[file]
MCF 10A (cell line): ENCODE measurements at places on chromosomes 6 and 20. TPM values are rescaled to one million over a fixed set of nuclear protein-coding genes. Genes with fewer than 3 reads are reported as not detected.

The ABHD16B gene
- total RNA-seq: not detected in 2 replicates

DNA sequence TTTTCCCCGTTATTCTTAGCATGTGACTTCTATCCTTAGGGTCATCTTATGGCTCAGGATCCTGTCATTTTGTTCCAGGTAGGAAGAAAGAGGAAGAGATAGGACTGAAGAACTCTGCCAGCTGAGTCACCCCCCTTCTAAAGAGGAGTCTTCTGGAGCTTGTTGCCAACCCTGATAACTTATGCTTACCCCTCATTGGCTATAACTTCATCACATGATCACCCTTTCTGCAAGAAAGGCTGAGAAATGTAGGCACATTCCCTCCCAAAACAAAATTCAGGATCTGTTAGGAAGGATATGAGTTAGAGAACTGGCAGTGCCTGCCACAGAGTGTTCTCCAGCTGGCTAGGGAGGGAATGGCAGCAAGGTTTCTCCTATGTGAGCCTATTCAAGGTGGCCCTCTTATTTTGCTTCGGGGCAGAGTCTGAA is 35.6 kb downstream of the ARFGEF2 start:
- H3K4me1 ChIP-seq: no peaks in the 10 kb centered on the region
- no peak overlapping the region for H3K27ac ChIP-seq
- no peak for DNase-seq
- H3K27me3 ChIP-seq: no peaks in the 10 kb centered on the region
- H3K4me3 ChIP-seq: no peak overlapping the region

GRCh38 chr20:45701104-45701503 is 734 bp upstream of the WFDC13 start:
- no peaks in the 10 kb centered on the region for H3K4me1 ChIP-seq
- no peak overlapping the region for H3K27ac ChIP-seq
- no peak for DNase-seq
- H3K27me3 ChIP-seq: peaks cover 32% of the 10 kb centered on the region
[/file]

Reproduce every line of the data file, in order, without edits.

MCF 10A (cell line): ENCODE measurements at places on chromosomes 6 and 20. TPM values are rescaled to one million over a fixed set of nuclear protein-coding genes. Genes with fewer than 3 reads are reported as not detected.

The ABHD16B gene
- total RNA-seq: not detected in 2 replicates

DNA sequence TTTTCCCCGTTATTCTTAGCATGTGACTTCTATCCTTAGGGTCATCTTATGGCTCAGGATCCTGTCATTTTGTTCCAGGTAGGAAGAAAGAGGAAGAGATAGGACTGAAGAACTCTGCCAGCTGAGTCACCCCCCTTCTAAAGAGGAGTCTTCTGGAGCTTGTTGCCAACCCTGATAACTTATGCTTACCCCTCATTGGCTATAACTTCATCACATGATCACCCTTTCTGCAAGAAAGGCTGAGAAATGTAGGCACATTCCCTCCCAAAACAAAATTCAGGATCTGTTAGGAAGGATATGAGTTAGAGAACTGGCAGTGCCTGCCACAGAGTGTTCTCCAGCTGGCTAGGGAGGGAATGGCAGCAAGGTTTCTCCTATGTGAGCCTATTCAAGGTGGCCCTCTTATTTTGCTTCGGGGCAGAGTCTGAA is 35.6 kb downstream of the ARFGEF2 start:
- H3K4me1 ChIP-seq: no peaks in the 10 kb centered on the region
- no peak overlapping the region for H3K27ac ChIP-seq
- no peak for DNase-seq
- H3K27me3 ChIP-seq: no peaks in the 10 kb centered on the region
- H3K4me3 ChIP-seq: no peak overlapping the region

GRCh38 chr20:45701104-45701503 is 734 bp upstream of the WFDC13 start:
- no peaks in the 10 kb centered on the region for H3K4me1 ChIP-seq
- no peak overlapping the region for H3K27ac ChIP-seq
- no peak for DNase-seq
- H3K27me3 ChIP-seq: peaks cover 32% of the 10 kb centered on the region